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We offer nonwood office and printing paper, note pads, card stock, cover stock, hemp pulp for paper makers, whole hempstalks and 100% hemp bast fiber. Without further ado, please enjoy the news: UPn 05/22/95 Court: 'Knock and announce' basic right By MICHAEL KIRKLAND WASHINGTON, May 22 (UPI) -- The Supreme Court ruled for the first time Monday that in most cases police are required to knock and announce themselves before entering a home to serve a warrant. However, the unanimous decision written by Justice Clarence Thomas leaves plenty of "reasonableness" loopholes that police may use to skirt the requirement. The decision said a "knock and announce" rule must be used within reason, and that danger to police, hot pursuit of an escapee or feared destruction of evidence could be valid reasons to ignore the requirement. Monday's ruling marks the first time that "knock and announce" has been judged by the high court to be inherent in the Constitution, the country's primal written law. The earliest ruling about police knockdowns based on British common law occurs in a case in England in 1603. In that seminal ruling, "Semayne's Case," court judges held that before an officer could forcibly enter a home to make an arrest, "he ought to signify the cause of his coming, and to make request to open the doors." "At the time of the framing" of the Constitution in 1789, Thomas said in Monday's unanimous decision, "the common (unwritten) law of search and seizure recognized a law enforcement officer's authority to break open the doors of a dwelling, but generally indicated that he first ought to announce his presence and authority," Thomas said. "In this case, we hold that this common-law 'knock and announce' principle forms a part of the reasonableness inquiry under the Fourth Amendment," he said. The Fourth Amendment protects the "right of the people to be secure in their persons, houses, papers and effects against unreasonable searches and seizures..." The case comes out of Hot Springs County, Ark., where a woman was convicted of drug charges in 1993. Four officers executed a search warrant at Sharlene Wilson's home on New Year's Eve 1992. One of the officers testified that there was no announcement, that the raiding party simply walked in, according to Wilson's petition to the Supreme Court. Another testified that police announced their intention to search the house as they walked in, not before, the petition said. The petition filed by Walker said those inside the house "were given no opportunity to surrender their privacy to the officers." Wilson was convicted of delivery of marijuana and possession of drug paraphernalia, both felonies, and possession of marijuana, a misdemeanor. She was acquitted of an methamphetamine charge, which was based solely on the testimony of an informant. Nevertheless, she was sentenced by a jury to a total of 31 years in prison and fined $11,000 on the felonies, and one year in jail for the misdemeanor. Her appeal to the Supreme Court, however, concerned only the search of her house "without prior announcement." The felony convictions were based on informant testimony, rather than on evidence found in the house. Arkansas courts upheld her convictions, and the woman asked the Supreme Court for help. Monday's decision reverses the Arkansas Supreme Court, but sends the case back down for a rehearing. Thomas said in his opinion that the lower courts may feel free to decide that the circumstances in the Wilson case provide a loophole to "knock and announce." (No. 94-5707, Wilson vs. Arkansas) APn 06/16/95 Loaded Loaves WARWICK, N.Y. (AP) -- The bread that came in a care package could have given anybody a high -- and the yeast had nothing to do with it. Guards at Mid-Orange Correctional Facility found 40 small bags of marijuana, a plastic bag with 10 rocks of crack cocaine and 37 bags of heroin inside the gutted loaves sent to an inmate, said John Van Der Molen, a state police investigator. He said the guards had scanned the bread in a machine similar to an airport X-ray unit during a routine check of inmates' packages. Lamont Barnes, the intended recipient, was charged with drug possession. He is serving time for a 1973 murder conviction. PR 06/16/95 Hempstead Hemp Field Plowed COSTA MESA, Calif., June 16 /PRNewsire/ -- The following release was issued by Christopher Boucher, CEO of Hempstead: The hemp industry was dealt a major setback last year when the Hempstead Company hemp field was plowed under. Its destruction cost over 200 jobs and $50,000,000 in potential revenue, according to Christopher Boucher, CEO of Hempstead, a Costa Mesa, California based company. They made history last year by growing America's first industrial hemp field in over 38 years, with legally registered European imported seeds that have no drug effect at all; only to have it seized and plowed under by the California Narcotic Task Force which entered the USDA sponsored Desert Research Center on July 29, 1994. Boucher, founder of Hempstead says, "Enough is enough. We must protect our good name and the industries reputation. We are forced by bad laws to spend millions of dollars abroad to buy fabrics and seed from China and Hungary. This drives the price up for our products." The hemp plant produces 1-2 tons of fiber per acre in less than 100 days, pesticide free. Industrial hemp has already created jobs and industry virtually overnight. Projected world industrial hemp sales will total $35 to $40 million in 1995. Modifying current harvesting and processing equipment, hemp could be the agro-economical breakthrough of the 21st century. Hempstead sells to over 1,200 retail stores nationwide and 5 foreign countries. "Why don't we invest right here in American farming communities? California needs the help right now," says Christopher Boucher. The economic practicality is enormous. Manufacturers are already in high gear, from Calvin Klein's new hemp linen upholstery, Converse, Adidas, Robert Redford's Sundancer catalog, to Disney's Indiana Jones stores, all sell hemp. "Can all this industry really be illegal?" asks Boucher. What's next for the Hempstead and the hemp industry? This week the Kentucky Governor's Hemp Task Force was forced to approve an unseen report suggesting hemp could not add an extra dollar to the agricultural market since federal subsidized forest wood chips go for $20 per ton vs hemp at $100 per ton. What is the true cost of forest wood to the environment? -0- 6/16/95 /CONTACT: Milano Boucher of Media Hemp Alert, 714-650-8325, 714- 650-8325 fax; or Christopher Boucher, CEO of Hempstead, 714-650-0285/ CO: Hempstead ST: California IN: AGR SU: AAP 06/16/95 NSW: NATS APPROVE TRIAL OF HEMP PRODUCTION AS A RESOURCE The Australian Associated Press MUDGEE, NSW, June 16 AAP - A hemp plantation trial was approved today by the New South Wales National Party to see if the fibre product could become a valuable natural resource. Successive speakers spoke of the qualities of hemp - which has three times more fibre than cotton, was second only in nutrition to soya beans, produces a fabric 26 times stronger than cotton and is mankind's oldest cultivated fibre crop. They also reassured delegates the fibre hemp crop was not a replacement for cotton but if blended with it would strengthen garments. Those in favour of the motion also made sure delegates distinguished between the fibre hemp plant and the Indian hemp variety, also known as cannabis. One speaker said anyone who tried to smoke some of the fibre hemp would feel they were "smoking someone's dirty underpants". The Orange branch of the Young Nationals' secretary Ray Dally proposed the original motion calling for the introduction of an Indian hemp industry. But the words "Indian" and "introduction" were deleted from the final motion carried meaning the Nationals support a trial of the crop. Mr Dally admitted there was a certain stigma attached to hemp as a cultivated crop. But he said the type used for fibre production contained 0.3 per cent of the psychoactive chemical, tetrahydrocannabinol (TCH), which delivered "the buzz" in smoking marijuana. Regular cannabis plants, or marijuana, had 3.0 per cent of TCH. "Using fibre hemp as a drug would have absolutely no effect unless of course you smoked the quantity derived from a 100 hectare paddock in one sitting," Mr Dally told delegates. He said hemp strengthened recycled paper as well as cotton products. "Hemp could be the answer to the job losses on the north coast with the timber mills being closed," he said. "It will generate quality employment in the rural and manufacturing sectors." AAP mm/ch/mk/de AAP 06/18/95 SA: INDUSTRIAL HEMP NEWSLETTER RELEASED The Australian Associated Press ADELAIDE, June 18 AAP - A three-page newsletter explaining the diference between marijuana and the growing of industrial hemp on selected South Australian farms has been released as part of a public awareness campaign. The free information sheet, published by the Primary Industries South Australia (PISA), explains that industrial hemp, unlike marijunana, has negligible amounts of the "psychoactive" substance THC. The sheet also details the progress of the state's first trial plantings of industrial hemp and explains the purpose of the project and the legal status of the product. Jim Hanney, PISA program manager for pulse and new crops, said the brochure was the forerunner to the official Industrial Hemp Newsletter which will provide a half-yearly update on the progress of the project. The first issue will be available later this year. Trial planting of industrial hemp began in SA's south-east, lower north and Yorke Peninsula in May, with additional seedings planned for each month until September. Mr Hanney said the trials would determine the best conditions to grow the hemp and said ideal weather had given the early crops a healthy start. Up until 1870, hemp was the most cultivated non-food crop in the world and is now rated as one of the world's most diverse crops which can produce fabric, plastics, paper, fuel and construction materials. AAP ptk/sld 06/18/95 Lawyer targeted by raid asserts his innocence The Boston Globe June 18, 1995, Sunday, City Edition Correction Appended SECTION: METRO/REGION; Pg. 23 LENGTH: 1383 words HEADLINE: Lawyer targeted by raid asserts his innocence BYLINE: By Geeta Anand, Globe Staff DATELINE: CAVENDISH, Vt. BODY: William A. Hunter was awakened at 3 a.m. June 9 by loud knocking on the door of the four-bedroom Cape on a dirt road where he lives with his wife and three young children. He stumbled downstairs to find seven agents from the US Drug Enforcement Agency at his door. They handed Hunter, a lawyer, a search warrant that said several of his clients had been arrested that night on drug charges and the government was looking for records of their illegal business activities. A judge approved the search of his home and basement office. Hunter, 41, a Harvard Law School graduate and former state legislator who runs a law practice in Vermont that more closely resembles a legal aid service, would learn later that day that he was a suspect in a money laundering scheme. Newspaper headlines said so the next day, quoting an affidavit filed in US District Court. The reports have stunned residents and lawyers in Vermont, where Hunter is a widely known, controversial figure - revered by some for his representation of so many poor people, reviled by others for the zealousness of his defense of many of the same people. Hunter's shabby tweed jackets and his junk cars are a frequent source of ridicule, as is his lateness for court hearings. After reviewing the case of a former client that Hunter represented in a divorce, the professional conduct board for lawyers in Vermont ruled last year that Hunter was overextended by all of the work he does for disadvantaged clients. While the board expressed some sympathy for him, it put him on probation for nine months for mishandling the divorce case. But until the raid on June 9, few people, if any, had considered the notion of Hunter being corrupt. At his home that early morning, agents rushed upstairs carrying flashlights they used to scan the bedroom where his baby and 7-year-old son still slept. They shone a light around his 9-year-old daughter's bedroom. They converged in the two-room basement where Hunter runs his law practice, searching through four 5-foot tall metal filing cabinets where his clients' records are kept. Four hours later, the federal agents left with four computers, 200 floppy discs and two crates of files. In an affidavit, filed in US District Court in Burlington, the government outlined its reasons for searching Hunter's property and carting off his records. According to the government, Hunter had set up a real estate company for Frank M. Sargent Jr., a 26-year-old man with a previous conviction for drug dealing, whom the government alleged was selling cocaine out of his home in nearby Windsor, Vt. The drug profits allegedly were being siphoned into Sargent's fledgling company, Connecticut Realty Trust, to buy run-down properties and refurbish them, according to the affidavit. "It is clear. . . that Sargent and Hunter had worked together to launder Sargent's money and that they used CRT for that purpose," James Bradley, special agent for the US Drug Enforcement Administration, said in the affidavit. As evidence, the government cited a paper trail: the CRT corporation paperwork at the Vermont secretary of state's office lists Hunter and "a longtime Hunter associate," his paralegal, Kathy Davis, as officers of CRT. There is a letter Hunter wrote on behalf of CRT to a woman named Gloria Radcliff who was going to invest $ 60,000 from a personal injury settlement into CRT. That investment, according to the affidavit, was a ploy by the Hunter-Sargent team to turn a drug debt owed by Radcliff into legal money. "Thus it appears that Hunter was serving as a drug debt collector for Sargent," according to the affidavit. As evidence that Hunter knew the source of the money was drug sales, federal agents cite a confidential informant's report of a meeting between Hunter, Sargent and Radcliff in which Sargent allegedly said Hunter "washed his money," according to the affidavit. Hunter has appeared on television and talked on radio over the past week, declaring his innocence. He says he did not know Sargent's money came from drug profits. Hunter says he has "never laid eyes on Gloria Radcliff." The meeting referred to in the affidavit never occurred, he says. Radcliff's criminal record includes four convictions for providing false information to police officers, according to court records. Meanwhile, defense lawyers in Vermont have expressed outrage at the timing of the raid and the confiscation of Hunter's electronic files. "This is not Miami or a drug cartel in Colombia," said Peter Welch, a former president of the Vermont Senate, who is now a full-time defense lawyer. "To raid a lawyer with no history of violence at 3 a.m. is just astonishing and totally abhorrent." Since many of Hunter's clients are drug defendants in government cases, defense lawyer Sigismund Wysolmerski - a former city councilor in Rutland - says he fears federal officials reviewing Hunter's computer records for evidence in the Sargent case will be unable to resist a peek into other cases. "The attorney-client privilege is just out the window," Wysolmerski said. In letters of support for Hunter, several lawyers have said they routinely establish real estate companies for clients without investigating from where the money comes. Routinely, these lawyers say, their names are listed as officers of the corporation. US Attorney Charles Tetzlaff, a former defense lawyer known nationally for representing former vice presidential candidate Geraldine Ferraro's son, John Zaccaro, on a drug charge, said last week that he stood by the actions of law enforcement officials under his command. Tetzlaff defended the timing of the raid at Hunter's house, saying it was a "destruction of evidence issue." He noted that, according to the court affidavit, Sargent's house was searched just hours earlier by federal agents. The US attorney's office has yet to present Hunter's case to a grand jury for an indictment, according to a witness who has been asked to testify. But Hunter said Tetzlaff has agreed to meet him on June 27 to discuss the allegations. To those who know Hunter well, the charges seem preposterous. A Rhodes scholar with an undergraduate degree from Yale and a Harvard law degree, he turned down job offers from big city firms to go into private practice in Vermont, where his clients are largely indigent. He believes in the barter system, having clients mow his lawn, refinish his furniture or rebuild his fence to pay for legal services. "Someone who launders money must be interested in money," says his wife, April Hensel. "Will doesn't play golf, he doesn't eat at fancy restaurants. His hobbies are going to yard sales and visiting junk yards." The yellow paint is chipped on the house the couple share. He drives a 1984 Mazda, an upgrade from the 20-year-old pickup he drove for years, a loan from a client-friend who owned a junkyard. Yet one aspect of Hunter's professional life is troubling even to his friends: His blending of his legal practice and his personal life. Hunter's clients become his associates and his friends. They formed the biggest contingent at his wedding three years ago. Four years ago, Hunter bought a $ 50,000 house to prevent a penniless client-friend and his family from being evicted. Always, Hunter has ardently defended his approach to lawyering. He says that the lives of many he represents "are totally broken down." "I can't just segment out one section and say I'm going to just give them legal help," Hunter said. But Welch, the defense lawyer, says an attorney who becomes personally involved in cases puts himself at risk because he suspends judgment at some level. Welch says he believes Hunter was so involved in helping Sargent rebuild his life that he was oblivious to Sargent's alleged drug activities. In Windsor, where Sargent was raised and continues to live in a run-down neighborhood along the Connecticut River, residents are far less sympathetic to Hunter. Paula Silvester, the owner of a local sporting goods store, says she is tired of watching drugs proliferating in her town. "Anyone who hangs out with those criminals and defends them the way he does is sick," Silvester says. "I hope Will Hunter is put away for good. Maybe then we'll see this area cleaned up."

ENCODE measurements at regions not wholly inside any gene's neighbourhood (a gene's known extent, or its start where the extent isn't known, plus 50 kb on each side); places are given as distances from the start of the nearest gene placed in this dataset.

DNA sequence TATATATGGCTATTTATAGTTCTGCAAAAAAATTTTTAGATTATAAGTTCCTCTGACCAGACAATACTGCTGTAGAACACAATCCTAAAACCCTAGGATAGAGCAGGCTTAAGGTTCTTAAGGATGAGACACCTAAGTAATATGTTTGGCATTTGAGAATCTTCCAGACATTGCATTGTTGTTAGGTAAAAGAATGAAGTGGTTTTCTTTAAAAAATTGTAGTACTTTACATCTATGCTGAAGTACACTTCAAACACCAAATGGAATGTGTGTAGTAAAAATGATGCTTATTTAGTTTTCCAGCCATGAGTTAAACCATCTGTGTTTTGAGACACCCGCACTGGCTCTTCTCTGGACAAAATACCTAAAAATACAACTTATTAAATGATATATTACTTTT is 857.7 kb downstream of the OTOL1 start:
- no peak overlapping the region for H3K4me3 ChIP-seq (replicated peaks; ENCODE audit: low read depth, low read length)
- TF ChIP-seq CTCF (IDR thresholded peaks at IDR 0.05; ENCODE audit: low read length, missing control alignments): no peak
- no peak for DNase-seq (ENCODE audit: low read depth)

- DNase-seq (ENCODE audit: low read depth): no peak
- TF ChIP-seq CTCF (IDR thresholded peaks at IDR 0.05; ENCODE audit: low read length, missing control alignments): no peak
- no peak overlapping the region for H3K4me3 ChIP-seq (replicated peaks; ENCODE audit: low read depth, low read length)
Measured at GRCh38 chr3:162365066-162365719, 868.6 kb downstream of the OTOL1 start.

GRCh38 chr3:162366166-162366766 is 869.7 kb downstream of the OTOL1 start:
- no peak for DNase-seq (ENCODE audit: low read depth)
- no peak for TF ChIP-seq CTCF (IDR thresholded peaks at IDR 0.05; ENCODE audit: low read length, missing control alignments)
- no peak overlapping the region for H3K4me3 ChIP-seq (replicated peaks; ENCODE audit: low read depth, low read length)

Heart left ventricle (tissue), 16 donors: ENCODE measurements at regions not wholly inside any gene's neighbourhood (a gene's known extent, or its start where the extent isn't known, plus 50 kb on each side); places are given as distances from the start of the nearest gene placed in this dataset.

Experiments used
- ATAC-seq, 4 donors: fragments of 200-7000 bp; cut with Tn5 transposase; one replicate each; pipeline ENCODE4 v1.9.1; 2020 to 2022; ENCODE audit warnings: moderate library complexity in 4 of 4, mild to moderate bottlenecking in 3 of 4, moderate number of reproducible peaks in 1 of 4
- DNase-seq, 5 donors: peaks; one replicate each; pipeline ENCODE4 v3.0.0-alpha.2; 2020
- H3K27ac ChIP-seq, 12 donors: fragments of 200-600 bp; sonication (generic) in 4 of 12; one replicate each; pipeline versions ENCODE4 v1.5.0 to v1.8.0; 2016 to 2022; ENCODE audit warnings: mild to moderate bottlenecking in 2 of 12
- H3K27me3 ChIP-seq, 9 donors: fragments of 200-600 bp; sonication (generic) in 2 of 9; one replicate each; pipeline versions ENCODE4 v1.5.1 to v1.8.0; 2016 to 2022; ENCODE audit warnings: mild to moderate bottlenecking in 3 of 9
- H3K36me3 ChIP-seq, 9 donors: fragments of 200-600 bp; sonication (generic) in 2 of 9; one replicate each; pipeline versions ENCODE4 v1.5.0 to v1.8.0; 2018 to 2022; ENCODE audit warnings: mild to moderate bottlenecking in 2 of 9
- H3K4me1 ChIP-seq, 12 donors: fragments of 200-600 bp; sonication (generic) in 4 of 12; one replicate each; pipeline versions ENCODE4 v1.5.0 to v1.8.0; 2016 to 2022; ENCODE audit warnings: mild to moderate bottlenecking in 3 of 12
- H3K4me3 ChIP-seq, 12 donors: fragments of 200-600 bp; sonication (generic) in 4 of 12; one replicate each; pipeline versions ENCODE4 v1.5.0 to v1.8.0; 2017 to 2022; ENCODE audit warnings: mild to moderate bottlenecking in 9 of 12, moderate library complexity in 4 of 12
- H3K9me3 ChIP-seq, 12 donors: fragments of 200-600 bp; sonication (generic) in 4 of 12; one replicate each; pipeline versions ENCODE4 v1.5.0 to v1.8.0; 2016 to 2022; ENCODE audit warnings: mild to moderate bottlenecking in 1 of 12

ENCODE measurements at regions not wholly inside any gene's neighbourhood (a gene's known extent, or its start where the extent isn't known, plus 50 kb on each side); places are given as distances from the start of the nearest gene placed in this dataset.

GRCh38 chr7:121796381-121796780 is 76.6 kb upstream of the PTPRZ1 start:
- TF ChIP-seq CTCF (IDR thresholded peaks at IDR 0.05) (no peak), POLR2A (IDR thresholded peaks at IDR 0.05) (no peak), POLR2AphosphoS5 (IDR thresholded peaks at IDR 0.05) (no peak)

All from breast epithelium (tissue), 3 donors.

Compiled by Paul Stanford